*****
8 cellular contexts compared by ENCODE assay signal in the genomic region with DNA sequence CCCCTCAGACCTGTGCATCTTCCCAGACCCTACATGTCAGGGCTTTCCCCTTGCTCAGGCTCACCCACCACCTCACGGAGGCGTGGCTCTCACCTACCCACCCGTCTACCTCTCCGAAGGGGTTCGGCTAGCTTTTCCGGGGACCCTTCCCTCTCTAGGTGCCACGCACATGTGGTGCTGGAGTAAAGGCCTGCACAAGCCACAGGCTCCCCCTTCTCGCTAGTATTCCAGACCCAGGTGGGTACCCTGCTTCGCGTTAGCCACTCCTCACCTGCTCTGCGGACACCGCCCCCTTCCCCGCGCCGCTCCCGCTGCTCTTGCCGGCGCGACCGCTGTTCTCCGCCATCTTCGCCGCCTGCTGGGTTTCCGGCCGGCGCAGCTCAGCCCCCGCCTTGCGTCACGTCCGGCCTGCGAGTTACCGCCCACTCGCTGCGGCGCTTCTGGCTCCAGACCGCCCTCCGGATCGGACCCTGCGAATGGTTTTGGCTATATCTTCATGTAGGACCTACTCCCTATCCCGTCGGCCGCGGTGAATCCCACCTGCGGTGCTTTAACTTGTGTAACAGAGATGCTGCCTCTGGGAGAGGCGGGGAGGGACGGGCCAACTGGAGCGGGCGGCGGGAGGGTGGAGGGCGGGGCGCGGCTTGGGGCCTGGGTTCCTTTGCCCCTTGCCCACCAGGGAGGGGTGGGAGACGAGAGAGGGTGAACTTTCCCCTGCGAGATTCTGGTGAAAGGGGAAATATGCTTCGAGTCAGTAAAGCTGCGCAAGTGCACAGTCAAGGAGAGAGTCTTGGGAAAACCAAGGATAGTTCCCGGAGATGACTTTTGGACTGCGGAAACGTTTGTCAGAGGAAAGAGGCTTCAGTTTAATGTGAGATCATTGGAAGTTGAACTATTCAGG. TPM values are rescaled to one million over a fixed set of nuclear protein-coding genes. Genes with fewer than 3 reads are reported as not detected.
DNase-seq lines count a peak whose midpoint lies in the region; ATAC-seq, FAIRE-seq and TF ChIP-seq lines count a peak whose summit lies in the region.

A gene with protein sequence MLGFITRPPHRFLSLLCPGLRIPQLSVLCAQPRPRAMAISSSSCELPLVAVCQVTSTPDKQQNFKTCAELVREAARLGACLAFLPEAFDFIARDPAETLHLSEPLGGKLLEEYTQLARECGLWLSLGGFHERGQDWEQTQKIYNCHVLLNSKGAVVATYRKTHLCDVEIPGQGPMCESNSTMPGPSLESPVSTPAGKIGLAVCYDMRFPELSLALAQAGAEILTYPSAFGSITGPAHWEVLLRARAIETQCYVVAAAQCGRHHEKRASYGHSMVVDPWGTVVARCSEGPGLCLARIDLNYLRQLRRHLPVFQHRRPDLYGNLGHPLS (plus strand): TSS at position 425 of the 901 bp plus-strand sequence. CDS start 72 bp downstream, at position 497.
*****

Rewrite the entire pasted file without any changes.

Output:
8 cellular contexts compared by ENCODE assay signal in the genomic region with DNA sequence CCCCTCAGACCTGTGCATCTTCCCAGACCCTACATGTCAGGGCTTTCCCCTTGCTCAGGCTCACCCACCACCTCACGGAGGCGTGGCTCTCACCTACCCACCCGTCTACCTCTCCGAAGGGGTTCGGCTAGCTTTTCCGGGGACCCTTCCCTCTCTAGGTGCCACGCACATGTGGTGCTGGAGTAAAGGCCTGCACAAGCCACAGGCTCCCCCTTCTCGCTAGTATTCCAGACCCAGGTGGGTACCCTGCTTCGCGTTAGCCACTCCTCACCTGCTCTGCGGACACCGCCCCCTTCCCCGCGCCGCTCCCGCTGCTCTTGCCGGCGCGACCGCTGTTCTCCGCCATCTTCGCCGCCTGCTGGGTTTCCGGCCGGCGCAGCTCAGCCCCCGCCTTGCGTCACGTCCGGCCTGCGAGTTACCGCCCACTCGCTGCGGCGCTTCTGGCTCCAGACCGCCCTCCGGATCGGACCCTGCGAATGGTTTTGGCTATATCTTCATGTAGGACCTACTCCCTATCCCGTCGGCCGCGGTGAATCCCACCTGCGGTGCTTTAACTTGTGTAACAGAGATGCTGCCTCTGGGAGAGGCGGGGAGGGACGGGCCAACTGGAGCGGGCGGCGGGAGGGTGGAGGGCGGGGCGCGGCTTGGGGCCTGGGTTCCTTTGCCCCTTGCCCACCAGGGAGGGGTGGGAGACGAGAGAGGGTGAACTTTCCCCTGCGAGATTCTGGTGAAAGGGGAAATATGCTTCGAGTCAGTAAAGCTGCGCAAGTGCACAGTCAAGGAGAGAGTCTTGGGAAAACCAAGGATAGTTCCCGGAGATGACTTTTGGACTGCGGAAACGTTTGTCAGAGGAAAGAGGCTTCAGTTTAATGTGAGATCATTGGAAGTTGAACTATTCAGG. TPM values are rescaled to one million over a fixed set of nuclear protein-coding genes. Genes with fewer than 3 reads are reported as not detected.
DNase-seq lines count a peak whose midpoint lies in the region; ATAC-seq, FAIRE-seq and TF ChIP-seq lines count a peak whose summit lies in the region.

A gene with protein sequence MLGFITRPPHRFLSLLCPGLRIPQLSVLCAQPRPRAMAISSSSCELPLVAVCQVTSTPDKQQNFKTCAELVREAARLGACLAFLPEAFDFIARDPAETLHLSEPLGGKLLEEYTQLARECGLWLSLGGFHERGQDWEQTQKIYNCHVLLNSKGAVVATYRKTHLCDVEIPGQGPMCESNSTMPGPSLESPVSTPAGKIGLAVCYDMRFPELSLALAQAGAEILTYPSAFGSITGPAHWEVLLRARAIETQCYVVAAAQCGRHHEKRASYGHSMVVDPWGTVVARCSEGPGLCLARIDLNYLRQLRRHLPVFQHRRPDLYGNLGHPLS (plus strand): TSS at position 425 of the 901 bp plus-strand sequence. CDS start 72 bp downstream, at position 497.